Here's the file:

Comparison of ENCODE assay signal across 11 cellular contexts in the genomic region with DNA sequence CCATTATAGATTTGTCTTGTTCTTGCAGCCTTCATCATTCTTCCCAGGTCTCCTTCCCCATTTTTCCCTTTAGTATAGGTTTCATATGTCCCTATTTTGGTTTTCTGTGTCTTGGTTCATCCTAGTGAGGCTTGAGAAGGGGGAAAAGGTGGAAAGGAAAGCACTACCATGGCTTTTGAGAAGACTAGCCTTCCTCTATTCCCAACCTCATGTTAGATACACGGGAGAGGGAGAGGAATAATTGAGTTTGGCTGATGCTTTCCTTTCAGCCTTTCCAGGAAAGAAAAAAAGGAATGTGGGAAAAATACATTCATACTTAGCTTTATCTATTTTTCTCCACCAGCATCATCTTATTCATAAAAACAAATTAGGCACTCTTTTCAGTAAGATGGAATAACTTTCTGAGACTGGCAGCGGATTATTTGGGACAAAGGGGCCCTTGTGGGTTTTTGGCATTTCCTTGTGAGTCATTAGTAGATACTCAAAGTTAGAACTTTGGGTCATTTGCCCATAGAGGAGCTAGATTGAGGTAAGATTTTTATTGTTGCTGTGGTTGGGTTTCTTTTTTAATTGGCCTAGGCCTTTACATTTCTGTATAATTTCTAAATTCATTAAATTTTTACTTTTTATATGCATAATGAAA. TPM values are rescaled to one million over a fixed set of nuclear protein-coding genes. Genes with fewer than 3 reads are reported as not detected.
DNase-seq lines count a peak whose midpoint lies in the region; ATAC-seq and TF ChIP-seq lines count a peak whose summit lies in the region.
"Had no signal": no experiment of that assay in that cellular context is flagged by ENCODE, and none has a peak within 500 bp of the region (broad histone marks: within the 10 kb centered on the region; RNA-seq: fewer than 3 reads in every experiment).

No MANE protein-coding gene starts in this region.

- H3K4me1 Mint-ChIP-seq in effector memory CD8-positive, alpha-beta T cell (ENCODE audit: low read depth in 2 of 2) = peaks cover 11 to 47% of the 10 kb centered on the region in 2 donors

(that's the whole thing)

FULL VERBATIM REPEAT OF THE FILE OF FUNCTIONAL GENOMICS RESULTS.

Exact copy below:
Comparison of ENCODE assay signal across 11 cellular contexts in the genomic region with DNA sequence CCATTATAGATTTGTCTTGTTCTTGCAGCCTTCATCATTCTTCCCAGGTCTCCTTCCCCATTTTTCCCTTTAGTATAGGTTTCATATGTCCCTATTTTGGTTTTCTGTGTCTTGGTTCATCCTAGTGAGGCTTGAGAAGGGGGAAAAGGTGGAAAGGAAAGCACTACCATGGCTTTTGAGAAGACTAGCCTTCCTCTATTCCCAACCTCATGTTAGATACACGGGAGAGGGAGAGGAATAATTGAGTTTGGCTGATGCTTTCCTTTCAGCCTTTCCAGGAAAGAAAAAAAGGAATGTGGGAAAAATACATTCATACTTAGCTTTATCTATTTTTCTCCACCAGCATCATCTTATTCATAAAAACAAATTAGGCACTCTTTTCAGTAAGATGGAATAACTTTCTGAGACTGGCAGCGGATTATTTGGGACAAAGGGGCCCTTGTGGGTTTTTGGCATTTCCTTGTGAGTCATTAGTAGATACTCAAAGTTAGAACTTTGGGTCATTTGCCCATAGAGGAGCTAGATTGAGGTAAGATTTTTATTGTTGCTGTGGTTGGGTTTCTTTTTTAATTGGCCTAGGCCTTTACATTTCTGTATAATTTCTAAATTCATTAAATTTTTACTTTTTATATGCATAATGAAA. TPM values are rescaled to one million over a fixed set of nuclear protein-coding genes. Genes with fewer than 3 reads are reported as not detected.
DNase-seq lines count a peak whose midpoint lies in the region; ATAC-seq and TF ChIP-seq lines count a peak whose summit lies in the region.
"Had no signal": no experiment of that assay in that cellular context is flagged by ENCODE, and none has a peak within 500 bp of the region (broad histone marks: within the 10 kb centered on the region; RNA-seq: fewer than 3 reads in every experiment).

No MANE protein-coding gene starts in this region.

- H3K4me1 Mint-ChIP-seq in effector memory CD8-positive, alpha-beta T cell (ENCODE audit: low read depth in 2 of 2) = peaks cover 11 to 47% of the 10 kb centered on the region in 2 donors